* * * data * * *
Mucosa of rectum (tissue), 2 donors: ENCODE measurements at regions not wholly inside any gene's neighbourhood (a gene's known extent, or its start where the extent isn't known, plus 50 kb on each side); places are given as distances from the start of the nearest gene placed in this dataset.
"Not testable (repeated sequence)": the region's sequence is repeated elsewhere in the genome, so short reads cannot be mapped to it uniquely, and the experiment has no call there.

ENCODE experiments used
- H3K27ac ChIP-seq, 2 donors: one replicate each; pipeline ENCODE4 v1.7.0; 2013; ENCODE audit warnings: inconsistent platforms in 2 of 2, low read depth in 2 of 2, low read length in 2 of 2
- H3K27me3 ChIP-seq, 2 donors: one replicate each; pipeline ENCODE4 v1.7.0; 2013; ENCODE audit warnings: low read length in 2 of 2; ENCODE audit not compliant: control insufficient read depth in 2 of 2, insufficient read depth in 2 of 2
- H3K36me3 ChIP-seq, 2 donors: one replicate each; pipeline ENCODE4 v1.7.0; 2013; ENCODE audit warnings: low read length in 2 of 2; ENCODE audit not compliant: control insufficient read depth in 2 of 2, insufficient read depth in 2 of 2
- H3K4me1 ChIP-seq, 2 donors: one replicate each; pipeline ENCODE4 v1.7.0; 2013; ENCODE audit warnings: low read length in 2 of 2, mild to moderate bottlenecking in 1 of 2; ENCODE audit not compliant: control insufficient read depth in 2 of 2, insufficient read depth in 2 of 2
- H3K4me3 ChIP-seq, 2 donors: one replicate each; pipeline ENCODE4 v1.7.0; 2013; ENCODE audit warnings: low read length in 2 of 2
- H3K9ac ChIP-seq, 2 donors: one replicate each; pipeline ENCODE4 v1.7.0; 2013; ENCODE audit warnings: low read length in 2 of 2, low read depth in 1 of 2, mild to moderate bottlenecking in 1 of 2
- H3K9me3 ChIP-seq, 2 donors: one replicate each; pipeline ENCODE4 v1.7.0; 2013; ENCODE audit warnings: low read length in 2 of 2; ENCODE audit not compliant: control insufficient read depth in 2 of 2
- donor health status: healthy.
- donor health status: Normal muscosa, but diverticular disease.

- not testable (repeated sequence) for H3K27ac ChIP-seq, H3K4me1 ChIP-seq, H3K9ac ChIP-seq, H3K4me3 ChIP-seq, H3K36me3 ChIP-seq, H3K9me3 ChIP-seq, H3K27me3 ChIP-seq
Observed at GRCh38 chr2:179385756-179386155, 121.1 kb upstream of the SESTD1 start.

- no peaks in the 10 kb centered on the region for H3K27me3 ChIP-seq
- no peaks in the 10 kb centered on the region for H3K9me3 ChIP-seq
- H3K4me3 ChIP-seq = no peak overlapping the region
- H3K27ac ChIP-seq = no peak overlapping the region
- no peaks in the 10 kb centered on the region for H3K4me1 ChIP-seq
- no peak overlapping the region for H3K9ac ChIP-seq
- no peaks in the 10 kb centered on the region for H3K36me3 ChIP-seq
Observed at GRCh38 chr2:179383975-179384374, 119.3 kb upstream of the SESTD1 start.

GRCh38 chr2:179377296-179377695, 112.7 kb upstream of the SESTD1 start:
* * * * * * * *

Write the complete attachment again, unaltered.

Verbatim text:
Mucosa of rectum (tissue), 2 donors: ENCODE measurements at regions not wholly inside any gene's neighbourhood (a gene's known extent, or its start where the extent isn't known, plus 50 kb on each side); places are given as distances from the start of the nearest gene placed in this dataset.
"Not testable (repeated sequence)": the region's sequence is repeated elsewhere in the genome, so short reads cannot be mapped to it uniquely, and the experiment has no call there.

ENCODE experiments used
- H3K27ac ChIP-seq, 2 donors: one replicate each; pipeline ENCODE4 v1.7.0; 2013; ENCODE audit warnings: inconsistent platforms in 2 of 2, low read depth in 2 of 2, low read length in 2 of 2
- H3K27me3 ChIP-seq, 2 donors: one replicate each; pipeline ENCODE4 v1.7.0; 2013; ENCODE audit warnings: low read length in 2 of 2; ENCODE audit not compliant: control insufficient read depth in 2 of 2, insufficient read depth in 2 of 2
- H3K36me3 ChIP-seq, 2 donors: one replicate each; pipeline ENCODE4 v1.7.0; 2013; ENCODE audit warnings: low read length in 2 of 2; ENCODE audit not compliant: control insufficient read depth in 2 of 2, insufficient read depth in 2 of 2
- H3K4me1 ChIP-seq, 2 donors: one replicate each; pipeline ENCODE4 v1.7.0; 2013; ENCODE audit warnings: low read length in 2 of 2, mild to moderate bottlenecking in 1 of 2; ENCODE audit not compliant: control insufficient read depth in 2 of 2, insufficient read depth in 2 of 2
- H3K4me3 ChIP-seq, 2 donors: one replicate each; pipeline ENCODE4 v1.7.0; 2013; ENCODE audit warnings: low read length in 2 of 2
- H3K9ac ChIP-seq, 2 donors: one replicate each; pipeline ENCODE4 v1.7.0; 2013; ENCODE audit warnings: low read length in 2 of 2, low read depth in 1 of 2, mild to moderate bottlenecking in 1 of 2
- H3K9me3 ChIP-seq, 2 donors: one replicate each; pipeline ENCODE4 v1.7.0; 2013; ENCODE audit warnings: low read length in 2 of 2; ENCODE audit not compliant: control insufficient read depth in 2 of 2
- donor health status: healthy.
- donor health status: Normal muscosa, but diverticular disease.

- not testable (repeated sequence) for H3K27ac ChIP-seq, H3K4me1 ChIP-seq, H3K9ac ChIP-seq, H3K4me3 ChIP-seq, H3K36me3 ChIP-seq, H3K9me3 ChIP-seq, H3K27me3 ChIP-seq
Observed at GRCh38 chr2:179385756-179386155, 121.1 kb upstream of the SESTD1 start.

- no peaks in the 10 kb centered on the region for H3K27me3 ChIP-seq
- no peaks in the 10 kb centered on the region for H3K9me3 ChIP-seq
- H3K4me3 ChIP-seq = no peak overlapping the region
- H3K27ac ChIP-seq = no peak overlapping the region
- no peaks in the 10 kb centered on the region for H3K4me1 ChIP-seq
- no peak overlapping the region for H3K9ac ChIP-seq
- no peaks in the 10 kb centered on the region for H3K36me3 ChIP-seq
Observed at GRCh38 chr2:179383975-179384374, 119.3 kb upstream of the SESTD1 start.

GRCh38 chr2:179377296-179377695, 112.7 kb upstream of the SESTD1 start: